Queensland Ballet is to be commended on its enthusiastic willingness to stage modern and traditional versions of the repertoire. In this, new artistic director Li Cunxin appears set to continue the approach of his predecessor Francois Klaus.
In Giselle (first performed in Paris in 1841) the company gives us a thoroughly conventional presentation in which the dancers excel, giving new life to Adolphe Adam’s romantic music and Marius Petipa’s inspired choreography (dating from 1884 in St Petersburg).
In producing and staging the production Al-Gul Gaisina has brought out the best from her dancers, including the encouragement of their acting skills whereby they effectively portray their intentions and emotions by gesture and look.
A variety of principals and soloists share and swap the roles, demonstrating the breadth of Queensland Ballet’s talent. Rachael Walsh is a dazzling Giselle, beautifully conveying in dance and gesture the character’s naivety and joyous nature. Her energy and supreme skills are wonderful in both acts.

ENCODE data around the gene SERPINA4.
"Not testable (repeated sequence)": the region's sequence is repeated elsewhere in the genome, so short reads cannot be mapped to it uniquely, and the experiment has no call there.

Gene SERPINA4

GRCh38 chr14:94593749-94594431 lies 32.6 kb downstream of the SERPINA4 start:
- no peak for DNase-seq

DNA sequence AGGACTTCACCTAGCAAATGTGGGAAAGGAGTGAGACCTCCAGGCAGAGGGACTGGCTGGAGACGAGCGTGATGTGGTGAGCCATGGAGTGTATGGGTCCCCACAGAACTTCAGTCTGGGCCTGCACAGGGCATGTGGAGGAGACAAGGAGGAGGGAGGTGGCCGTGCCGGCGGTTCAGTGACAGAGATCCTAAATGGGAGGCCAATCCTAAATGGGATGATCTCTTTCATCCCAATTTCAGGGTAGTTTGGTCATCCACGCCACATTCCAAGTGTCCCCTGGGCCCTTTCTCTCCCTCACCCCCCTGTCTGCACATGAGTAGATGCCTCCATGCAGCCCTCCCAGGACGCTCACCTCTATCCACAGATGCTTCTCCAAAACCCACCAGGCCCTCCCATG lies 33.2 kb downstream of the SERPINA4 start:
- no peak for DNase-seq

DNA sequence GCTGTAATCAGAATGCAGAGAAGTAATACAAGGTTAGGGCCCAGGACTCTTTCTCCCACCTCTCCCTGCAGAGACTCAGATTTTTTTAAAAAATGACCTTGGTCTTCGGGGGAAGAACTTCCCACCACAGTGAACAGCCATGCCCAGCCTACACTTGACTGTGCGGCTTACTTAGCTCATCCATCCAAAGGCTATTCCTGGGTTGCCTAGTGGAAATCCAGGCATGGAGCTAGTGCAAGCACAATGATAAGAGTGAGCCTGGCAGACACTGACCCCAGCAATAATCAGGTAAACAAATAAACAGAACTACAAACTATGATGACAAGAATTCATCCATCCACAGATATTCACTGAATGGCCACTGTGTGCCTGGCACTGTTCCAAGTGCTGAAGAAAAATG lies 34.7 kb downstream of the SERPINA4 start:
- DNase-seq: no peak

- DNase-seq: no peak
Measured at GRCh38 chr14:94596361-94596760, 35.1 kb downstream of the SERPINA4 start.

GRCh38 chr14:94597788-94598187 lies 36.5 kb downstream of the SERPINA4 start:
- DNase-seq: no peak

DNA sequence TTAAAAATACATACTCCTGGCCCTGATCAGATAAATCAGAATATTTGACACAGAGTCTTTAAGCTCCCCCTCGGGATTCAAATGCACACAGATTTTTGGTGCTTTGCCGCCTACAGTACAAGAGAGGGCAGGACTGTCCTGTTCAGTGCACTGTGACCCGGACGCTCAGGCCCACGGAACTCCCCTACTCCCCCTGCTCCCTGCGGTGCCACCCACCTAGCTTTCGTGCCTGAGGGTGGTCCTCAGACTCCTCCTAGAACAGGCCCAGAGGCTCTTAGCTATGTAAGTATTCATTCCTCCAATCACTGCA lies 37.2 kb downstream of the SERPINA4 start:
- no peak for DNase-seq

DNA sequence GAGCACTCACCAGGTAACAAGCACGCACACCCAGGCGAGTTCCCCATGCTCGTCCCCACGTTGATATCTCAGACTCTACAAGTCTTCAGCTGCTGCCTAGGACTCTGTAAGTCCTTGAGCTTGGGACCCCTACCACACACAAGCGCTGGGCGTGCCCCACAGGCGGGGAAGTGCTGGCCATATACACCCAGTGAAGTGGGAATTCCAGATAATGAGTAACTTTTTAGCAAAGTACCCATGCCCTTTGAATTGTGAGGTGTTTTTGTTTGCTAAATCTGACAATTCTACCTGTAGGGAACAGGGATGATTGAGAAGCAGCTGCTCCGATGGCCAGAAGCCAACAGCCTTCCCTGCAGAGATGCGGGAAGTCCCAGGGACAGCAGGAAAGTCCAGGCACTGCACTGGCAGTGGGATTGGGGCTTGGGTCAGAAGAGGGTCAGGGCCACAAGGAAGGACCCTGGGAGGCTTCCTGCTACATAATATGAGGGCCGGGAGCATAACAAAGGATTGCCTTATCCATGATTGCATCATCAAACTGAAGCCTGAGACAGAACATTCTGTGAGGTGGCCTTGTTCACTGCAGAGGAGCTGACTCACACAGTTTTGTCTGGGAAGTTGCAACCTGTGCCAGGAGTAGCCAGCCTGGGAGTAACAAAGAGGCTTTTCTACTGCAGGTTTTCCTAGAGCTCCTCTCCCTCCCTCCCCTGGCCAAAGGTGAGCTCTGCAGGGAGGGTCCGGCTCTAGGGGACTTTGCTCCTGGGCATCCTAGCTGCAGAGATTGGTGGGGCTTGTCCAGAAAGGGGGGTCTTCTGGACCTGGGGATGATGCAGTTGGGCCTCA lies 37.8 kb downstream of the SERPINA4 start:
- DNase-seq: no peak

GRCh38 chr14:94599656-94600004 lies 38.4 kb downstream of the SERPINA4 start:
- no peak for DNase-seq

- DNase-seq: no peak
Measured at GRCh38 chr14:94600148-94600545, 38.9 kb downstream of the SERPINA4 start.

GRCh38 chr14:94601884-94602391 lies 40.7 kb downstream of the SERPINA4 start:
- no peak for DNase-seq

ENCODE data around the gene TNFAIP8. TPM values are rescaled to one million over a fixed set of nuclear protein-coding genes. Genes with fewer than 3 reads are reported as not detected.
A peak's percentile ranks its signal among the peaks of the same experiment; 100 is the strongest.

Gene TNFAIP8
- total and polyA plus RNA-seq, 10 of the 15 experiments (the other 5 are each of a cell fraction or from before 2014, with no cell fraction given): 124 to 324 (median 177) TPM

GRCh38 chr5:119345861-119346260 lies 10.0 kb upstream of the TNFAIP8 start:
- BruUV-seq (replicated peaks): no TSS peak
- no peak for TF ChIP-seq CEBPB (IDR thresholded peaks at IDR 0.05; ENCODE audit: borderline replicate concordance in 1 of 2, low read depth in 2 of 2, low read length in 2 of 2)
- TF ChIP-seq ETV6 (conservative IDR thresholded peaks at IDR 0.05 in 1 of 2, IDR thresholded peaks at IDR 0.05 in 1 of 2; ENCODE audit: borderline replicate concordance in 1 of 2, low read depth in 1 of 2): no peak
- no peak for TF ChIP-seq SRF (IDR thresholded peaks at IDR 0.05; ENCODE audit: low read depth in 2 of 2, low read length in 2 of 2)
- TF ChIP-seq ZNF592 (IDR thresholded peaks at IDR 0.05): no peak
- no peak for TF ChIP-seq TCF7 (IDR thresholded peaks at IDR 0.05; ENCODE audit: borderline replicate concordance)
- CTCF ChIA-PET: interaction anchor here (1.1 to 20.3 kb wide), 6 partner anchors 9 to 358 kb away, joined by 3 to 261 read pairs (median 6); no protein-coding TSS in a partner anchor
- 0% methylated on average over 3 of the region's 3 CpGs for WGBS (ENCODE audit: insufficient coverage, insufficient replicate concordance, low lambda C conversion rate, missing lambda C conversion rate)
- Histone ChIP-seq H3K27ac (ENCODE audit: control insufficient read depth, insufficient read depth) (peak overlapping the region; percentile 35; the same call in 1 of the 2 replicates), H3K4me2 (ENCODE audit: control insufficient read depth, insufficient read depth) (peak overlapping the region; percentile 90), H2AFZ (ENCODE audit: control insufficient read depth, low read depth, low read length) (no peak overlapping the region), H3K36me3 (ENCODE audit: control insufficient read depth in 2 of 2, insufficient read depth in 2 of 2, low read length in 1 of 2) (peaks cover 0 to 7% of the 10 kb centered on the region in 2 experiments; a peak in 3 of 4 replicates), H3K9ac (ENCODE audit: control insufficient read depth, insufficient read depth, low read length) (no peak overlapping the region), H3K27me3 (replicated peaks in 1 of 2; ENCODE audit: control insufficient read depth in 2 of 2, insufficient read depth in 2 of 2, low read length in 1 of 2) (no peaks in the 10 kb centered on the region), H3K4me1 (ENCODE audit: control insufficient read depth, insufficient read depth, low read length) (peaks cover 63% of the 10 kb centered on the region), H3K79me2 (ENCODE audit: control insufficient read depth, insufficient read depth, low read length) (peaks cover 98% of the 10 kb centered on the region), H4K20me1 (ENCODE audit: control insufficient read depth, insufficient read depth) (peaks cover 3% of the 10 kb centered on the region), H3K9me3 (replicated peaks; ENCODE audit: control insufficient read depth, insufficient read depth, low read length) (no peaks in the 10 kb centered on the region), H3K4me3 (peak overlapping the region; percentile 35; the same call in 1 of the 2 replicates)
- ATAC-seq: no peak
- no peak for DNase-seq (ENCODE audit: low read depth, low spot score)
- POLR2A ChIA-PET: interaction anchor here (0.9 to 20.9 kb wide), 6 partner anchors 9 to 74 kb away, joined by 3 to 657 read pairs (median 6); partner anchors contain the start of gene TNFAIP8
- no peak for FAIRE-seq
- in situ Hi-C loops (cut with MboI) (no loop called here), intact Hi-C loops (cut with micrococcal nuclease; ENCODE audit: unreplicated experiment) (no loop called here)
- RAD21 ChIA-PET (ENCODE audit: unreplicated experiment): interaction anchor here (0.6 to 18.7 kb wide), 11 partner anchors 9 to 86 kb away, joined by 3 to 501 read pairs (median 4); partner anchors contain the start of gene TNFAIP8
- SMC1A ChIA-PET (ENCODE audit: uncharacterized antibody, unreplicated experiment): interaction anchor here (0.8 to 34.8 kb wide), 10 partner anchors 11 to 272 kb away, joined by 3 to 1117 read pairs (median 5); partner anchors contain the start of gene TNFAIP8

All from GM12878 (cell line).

As Albrecht, Daniel Gaudiello is quite stunning. As the Wilis try to drive him mad the audience is driven mad with excitement at his crazed leaps and absolutely amazing entrechats six
Like a matinee idol in contrast with Vito Bernasconi as his rival, rough-hewn gamekeeper Hilarion, Gaudiello is a striking figure. Meanwhile Bernasconi splendidly displays Hilarion’s seething jealously and murderous intent.
As Giselle’s mother Berthe, Eleanor Freeman radiates a mum’s concern and affection. Dancers in the “pas de huit” (Lisa Edwards, Alec Roberts, Sarah Thompson, Vanessa Morelli, Nathan Scicluna, Joseph Stewart, Robyn Begg and Yu Hui) bring energy and long-legged elegance to their robust dances.
Katherine Rooke is an authoritative and rather awe-inspiring queen of the Wilis, firmly supported by Vanesa Morelli and Tamara Hanton together with company dancers. As the visiting gentry, Huang Junshuang, Mia Thompson, Robbie Moorcroft and Guy Wheatstone demonstrate aristocratic amusement and disdain as they trifle with the peasants.
All are clothed magnificently by Peter Cazalet, while Ben Hughes provides vastly contrasting lighting effects in the two acts.
The Camerata of St John’s music generally complements the dancing well, although at times sounds a little thin, with several instruments flying solo.
In addition to its June-July Brisbane season, Giselle tours to regional centres Toowoomba, Caloundra, Maryborough, Rockhampton and Mackay.